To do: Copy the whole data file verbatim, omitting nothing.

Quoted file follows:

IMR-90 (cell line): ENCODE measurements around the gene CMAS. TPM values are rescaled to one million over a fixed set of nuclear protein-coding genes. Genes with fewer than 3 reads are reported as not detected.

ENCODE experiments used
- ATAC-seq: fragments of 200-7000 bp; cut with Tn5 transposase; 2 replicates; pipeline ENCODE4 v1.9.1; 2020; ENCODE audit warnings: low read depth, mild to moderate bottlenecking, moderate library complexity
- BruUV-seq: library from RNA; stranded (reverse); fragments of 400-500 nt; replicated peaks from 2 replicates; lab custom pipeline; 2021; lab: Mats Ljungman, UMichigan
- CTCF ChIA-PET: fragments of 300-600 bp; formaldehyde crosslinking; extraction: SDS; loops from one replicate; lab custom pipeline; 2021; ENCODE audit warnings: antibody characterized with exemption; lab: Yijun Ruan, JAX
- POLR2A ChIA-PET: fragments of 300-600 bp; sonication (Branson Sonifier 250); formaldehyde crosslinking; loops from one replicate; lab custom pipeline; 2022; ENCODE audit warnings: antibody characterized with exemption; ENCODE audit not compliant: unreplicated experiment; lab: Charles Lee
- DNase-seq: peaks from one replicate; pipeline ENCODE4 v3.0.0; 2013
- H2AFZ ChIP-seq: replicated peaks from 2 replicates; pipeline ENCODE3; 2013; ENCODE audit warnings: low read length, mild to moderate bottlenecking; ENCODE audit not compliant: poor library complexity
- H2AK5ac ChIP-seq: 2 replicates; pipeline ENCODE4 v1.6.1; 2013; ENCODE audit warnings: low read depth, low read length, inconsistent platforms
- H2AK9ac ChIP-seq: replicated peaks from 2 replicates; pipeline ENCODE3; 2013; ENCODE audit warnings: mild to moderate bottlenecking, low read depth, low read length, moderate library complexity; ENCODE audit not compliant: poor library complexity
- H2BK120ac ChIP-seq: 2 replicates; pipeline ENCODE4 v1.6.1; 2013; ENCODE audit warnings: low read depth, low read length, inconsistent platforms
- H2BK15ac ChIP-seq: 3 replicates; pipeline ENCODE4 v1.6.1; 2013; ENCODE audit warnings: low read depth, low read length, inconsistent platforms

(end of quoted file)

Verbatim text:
IMR-90 (cell line): ENCODE measurements around the gene CMAS. TPM values are rescaled to one million over a fixed set of nuclear protein-coding genes. Genes with fewer than 3 reads are reported as not detected.

ENCODE experiments used
- ATAC-seq: fragments of 200-7000 bp; cut with Tn5 transposase; 2 replicates; pipeline ENCODE4 v1.9.1; 2020; ENCODE audit warnings: low read depth, mild to moderate bottlenecking, moderate library complexity
- BruUV-seq: library from RNA; stranded (reverse); fragments of 400-500 nt; replicated peaks from 2 replicates; lab custom pipeline; 2021; lab: Mats Ljungman, UMichigan
- CTCF ChIA-PET: fragments of 300-600 bp; formaldehyde crosslinking; extraction: SDS; loops from one replicate; lab custom pipeline; 2021; ENCODE audit warnings: antibody characterized with exemption; lab: Yijun Ruan, JAX
- POLR2A ChIA-PET: fragments of 300-600 bp; sonication (Branson Sonifier 250); formaldehyde crosslinking; loops from one replicate; lab custom pipeline; 2022; ENCODE audit warnings: antibody characterized with exemption; ENCODE audit not compliant: unreplicated experiment; lab: Charles Lee
- DNase-seq: peaks from one replicate; pipeline ENCODE4 v3.0.0; 2013
- H2AFZ ChIP-seq: replicated peaks from 2 replicates; pipeline ENCODE3; 2013; ENCODE audit warnings: low read length, mild to moderate bottlenecking; ENCODE audit not compliant: poor library complexity
- H2AK5ac ChIP-seq: 2 replicates; pipeline ENCODE4 v1.6.1; 2013; ENCODE audit warnings: low read depth, low read length, inconsistent platforms
- H2AK9ac ChIP-seq: replicated peaks from 2 replicates; pipeline ENCODE3; 2013; ENCODE audit warnings: mild to moderate bottlenecking, low read depth, low read length, moderate library complexity; ENCODE audit not compliant: poor library complexity
- H2BK120ac ChIP-seq: 2 replicates; pipeline ENCODE4 v1.6.1; 2013; ENCODE audit warnings: low read depth, low read length, inconsistent platforms
- H2BK15ac ChIP-seq: 3 replicates; pipeline ENCODE4 v1.6.1; 2013; ENCODE audit warnings: low read depth, low read length, inconsistent platforms